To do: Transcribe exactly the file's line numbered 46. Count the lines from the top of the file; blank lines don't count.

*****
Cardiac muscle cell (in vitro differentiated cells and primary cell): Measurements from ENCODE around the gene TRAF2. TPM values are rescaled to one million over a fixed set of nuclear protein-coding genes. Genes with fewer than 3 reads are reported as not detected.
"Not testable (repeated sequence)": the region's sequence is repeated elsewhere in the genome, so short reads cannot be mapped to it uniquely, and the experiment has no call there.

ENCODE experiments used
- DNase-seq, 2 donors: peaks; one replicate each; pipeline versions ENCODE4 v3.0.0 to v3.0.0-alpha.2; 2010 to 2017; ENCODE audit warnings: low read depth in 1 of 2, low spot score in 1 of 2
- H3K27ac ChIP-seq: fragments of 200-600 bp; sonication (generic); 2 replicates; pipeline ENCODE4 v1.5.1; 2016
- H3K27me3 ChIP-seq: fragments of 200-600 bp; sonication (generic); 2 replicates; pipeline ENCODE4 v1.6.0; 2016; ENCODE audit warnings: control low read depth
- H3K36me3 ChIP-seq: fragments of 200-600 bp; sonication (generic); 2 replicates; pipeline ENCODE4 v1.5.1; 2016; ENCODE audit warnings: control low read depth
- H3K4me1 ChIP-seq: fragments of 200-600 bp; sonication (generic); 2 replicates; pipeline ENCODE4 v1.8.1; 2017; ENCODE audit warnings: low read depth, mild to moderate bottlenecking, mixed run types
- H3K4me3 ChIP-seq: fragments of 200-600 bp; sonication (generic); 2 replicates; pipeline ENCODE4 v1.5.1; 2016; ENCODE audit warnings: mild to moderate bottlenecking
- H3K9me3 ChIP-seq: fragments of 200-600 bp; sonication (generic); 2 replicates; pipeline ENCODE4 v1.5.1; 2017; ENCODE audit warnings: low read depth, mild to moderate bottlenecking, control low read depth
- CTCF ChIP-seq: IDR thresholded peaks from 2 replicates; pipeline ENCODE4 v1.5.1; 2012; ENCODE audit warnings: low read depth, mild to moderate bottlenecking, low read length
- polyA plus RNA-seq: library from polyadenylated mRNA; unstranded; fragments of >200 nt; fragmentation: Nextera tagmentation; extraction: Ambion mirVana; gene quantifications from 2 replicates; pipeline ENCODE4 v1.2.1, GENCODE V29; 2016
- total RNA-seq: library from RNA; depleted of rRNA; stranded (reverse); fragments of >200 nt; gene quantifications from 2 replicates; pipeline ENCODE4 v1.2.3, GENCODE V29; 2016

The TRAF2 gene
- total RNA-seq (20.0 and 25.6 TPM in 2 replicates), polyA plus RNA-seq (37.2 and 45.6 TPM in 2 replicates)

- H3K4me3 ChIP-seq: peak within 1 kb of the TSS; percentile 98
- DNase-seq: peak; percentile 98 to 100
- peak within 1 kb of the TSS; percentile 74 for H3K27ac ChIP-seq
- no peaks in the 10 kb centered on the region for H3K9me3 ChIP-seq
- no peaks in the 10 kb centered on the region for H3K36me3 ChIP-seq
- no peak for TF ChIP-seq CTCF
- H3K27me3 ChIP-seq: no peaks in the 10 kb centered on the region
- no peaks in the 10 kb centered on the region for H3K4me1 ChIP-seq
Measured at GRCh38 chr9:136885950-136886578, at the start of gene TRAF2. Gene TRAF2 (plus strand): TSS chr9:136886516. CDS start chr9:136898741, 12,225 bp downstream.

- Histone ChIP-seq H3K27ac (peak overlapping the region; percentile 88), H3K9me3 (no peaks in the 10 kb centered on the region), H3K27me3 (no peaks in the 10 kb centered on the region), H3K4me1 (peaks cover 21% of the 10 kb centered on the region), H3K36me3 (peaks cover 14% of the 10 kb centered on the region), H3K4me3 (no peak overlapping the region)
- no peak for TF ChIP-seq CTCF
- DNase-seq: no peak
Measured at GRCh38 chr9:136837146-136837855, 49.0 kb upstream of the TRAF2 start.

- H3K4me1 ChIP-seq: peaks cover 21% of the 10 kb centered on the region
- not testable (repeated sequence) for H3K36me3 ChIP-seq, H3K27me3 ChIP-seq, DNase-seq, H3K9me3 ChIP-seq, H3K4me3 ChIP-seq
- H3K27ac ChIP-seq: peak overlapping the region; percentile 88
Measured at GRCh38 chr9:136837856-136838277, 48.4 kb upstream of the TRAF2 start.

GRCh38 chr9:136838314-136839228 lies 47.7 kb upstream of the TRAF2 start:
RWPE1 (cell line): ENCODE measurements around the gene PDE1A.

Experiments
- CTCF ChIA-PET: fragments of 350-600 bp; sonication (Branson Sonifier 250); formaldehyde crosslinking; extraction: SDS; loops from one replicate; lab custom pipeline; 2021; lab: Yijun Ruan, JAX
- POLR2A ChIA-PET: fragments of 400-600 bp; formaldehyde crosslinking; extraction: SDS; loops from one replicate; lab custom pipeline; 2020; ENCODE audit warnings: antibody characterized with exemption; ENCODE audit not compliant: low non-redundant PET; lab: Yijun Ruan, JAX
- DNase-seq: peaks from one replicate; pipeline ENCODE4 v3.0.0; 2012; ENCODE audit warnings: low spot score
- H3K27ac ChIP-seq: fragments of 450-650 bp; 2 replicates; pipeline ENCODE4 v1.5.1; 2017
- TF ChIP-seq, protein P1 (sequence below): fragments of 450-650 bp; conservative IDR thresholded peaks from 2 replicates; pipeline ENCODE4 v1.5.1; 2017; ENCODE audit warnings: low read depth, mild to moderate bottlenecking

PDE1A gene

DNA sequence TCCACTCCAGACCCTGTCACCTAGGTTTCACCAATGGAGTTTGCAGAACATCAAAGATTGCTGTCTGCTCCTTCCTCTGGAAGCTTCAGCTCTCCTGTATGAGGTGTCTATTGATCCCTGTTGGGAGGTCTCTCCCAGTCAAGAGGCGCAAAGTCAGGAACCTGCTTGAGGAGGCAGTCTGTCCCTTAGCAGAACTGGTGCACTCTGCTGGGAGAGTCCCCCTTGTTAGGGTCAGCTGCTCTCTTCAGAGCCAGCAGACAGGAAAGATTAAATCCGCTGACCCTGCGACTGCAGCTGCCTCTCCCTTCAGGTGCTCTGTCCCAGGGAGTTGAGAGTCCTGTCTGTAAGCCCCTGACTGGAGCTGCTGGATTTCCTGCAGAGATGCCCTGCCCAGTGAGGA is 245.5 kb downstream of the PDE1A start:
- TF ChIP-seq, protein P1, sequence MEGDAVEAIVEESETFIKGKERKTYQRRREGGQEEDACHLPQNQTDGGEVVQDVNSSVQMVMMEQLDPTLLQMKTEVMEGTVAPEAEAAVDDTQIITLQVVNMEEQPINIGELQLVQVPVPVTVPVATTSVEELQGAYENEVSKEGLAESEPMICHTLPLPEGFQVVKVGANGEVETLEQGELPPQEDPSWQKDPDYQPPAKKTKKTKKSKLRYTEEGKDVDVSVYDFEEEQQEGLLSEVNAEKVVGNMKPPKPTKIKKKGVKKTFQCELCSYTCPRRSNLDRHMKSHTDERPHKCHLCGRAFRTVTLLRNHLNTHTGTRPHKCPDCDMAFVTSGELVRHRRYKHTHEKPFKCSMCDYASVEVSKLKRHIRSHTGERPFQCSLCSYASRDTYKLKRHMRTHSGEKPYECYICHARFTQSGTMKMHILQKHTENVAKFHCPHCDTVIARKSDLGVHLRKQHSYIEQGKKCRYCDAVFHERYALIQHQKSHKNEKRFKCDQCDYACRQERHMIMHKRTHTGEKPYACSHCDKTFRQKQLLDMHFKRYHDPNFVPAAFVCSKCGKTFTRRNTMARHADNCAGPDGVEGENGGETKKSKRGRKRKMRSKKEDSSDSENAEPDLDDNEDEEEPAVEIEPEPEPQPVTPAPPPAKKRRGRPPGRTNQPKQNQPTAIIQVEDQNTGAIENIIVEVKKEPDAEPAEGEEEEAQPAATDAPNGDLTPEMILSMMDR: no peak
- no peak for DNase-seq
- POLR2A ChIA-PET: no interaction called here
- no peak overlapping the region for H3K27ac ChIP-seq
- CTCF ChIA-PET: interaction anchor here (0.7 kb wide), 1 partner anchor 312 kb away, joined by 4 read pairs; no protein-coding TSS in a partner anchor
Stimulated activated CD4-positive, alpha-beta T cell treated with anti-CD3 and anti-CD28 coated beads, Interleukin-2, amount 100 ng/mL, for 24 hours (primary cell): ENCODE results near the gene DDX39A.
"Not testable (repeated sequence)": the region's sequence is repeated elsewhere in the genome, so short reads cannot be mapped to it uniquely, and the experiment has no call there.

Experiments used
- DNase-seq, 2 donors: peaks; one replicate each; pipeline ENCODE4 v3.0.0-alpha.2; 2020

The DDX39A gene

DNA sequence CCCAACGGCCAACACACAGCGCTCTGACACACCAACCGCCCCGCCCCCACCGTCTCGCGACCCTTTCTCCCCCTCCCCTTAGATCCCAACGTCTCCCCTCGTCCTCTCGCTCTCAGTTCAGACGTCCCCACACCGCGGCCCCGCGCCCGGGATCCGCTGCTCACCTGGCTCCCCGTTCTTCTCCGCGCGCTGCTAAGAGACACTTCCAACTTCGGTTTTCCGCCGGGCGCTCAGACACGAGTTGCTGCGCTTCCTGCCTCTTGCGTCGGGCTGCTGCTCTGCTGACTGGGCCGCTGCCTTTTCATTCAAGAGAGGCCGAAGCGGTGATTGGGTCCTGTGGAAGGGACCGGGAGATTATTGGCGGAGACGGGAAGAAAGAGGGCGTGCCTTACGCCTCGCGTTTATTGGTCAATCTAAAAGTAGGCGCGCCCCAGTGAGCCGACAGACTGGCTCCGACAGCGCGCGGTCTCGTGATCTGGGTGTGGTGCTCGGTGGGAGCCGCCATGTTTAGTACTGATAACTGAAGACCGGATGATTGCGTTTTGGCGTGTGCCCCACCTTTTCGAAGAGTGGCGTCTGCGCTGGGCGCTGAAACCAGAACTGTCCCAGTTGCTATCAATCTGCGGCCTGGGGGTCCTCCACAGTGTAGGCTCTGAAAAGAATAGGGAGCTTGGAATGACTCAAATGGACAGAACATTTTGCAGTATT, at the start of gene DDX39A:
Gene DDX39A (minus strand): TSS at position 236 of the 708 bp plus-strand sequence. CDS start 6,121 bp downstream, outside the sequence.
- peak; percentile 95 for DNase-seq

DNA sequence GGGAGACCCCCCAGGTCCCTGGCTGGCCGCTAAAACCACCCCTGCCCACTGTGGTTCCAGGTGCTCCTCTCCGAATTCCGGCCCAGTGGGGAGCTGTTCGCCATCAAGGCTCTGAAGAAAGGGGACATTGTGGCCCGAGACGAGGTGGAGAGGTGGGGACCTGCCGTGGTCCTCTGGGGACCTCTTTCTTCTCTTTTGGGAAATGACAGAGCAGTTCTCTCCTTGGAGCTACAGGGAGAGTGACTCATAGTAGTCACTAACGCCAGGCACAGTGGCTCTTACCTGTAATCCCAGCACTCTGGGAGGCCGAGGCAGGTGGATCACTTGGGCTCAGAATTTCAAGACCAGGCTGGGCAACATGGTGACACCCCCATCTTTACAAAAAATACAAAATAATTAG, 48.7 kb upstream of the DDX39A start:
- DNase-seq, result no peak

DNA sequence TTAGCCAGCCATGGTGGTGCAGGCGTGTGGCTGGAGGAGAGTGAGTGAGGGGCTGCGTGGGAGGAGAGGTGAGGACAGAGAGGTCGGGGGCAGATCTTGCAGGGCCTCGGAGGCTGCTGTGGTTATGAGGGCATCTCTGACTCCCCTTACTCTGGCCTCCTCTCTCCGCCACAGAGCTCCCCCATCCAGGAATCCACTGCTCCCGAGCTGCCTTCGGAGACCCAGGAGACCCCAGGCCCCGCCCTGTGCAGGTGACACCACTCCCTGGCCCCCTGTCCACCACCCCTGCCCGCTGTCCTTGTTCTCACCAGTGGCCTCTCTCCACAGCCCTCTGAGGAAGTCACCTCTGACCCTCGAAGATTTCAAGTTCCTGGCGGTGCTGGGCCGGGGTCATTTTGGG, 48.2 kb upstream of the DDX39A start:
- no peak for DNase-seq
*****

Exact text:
- no peak overlapping the region for H3K27ac ChIP-seq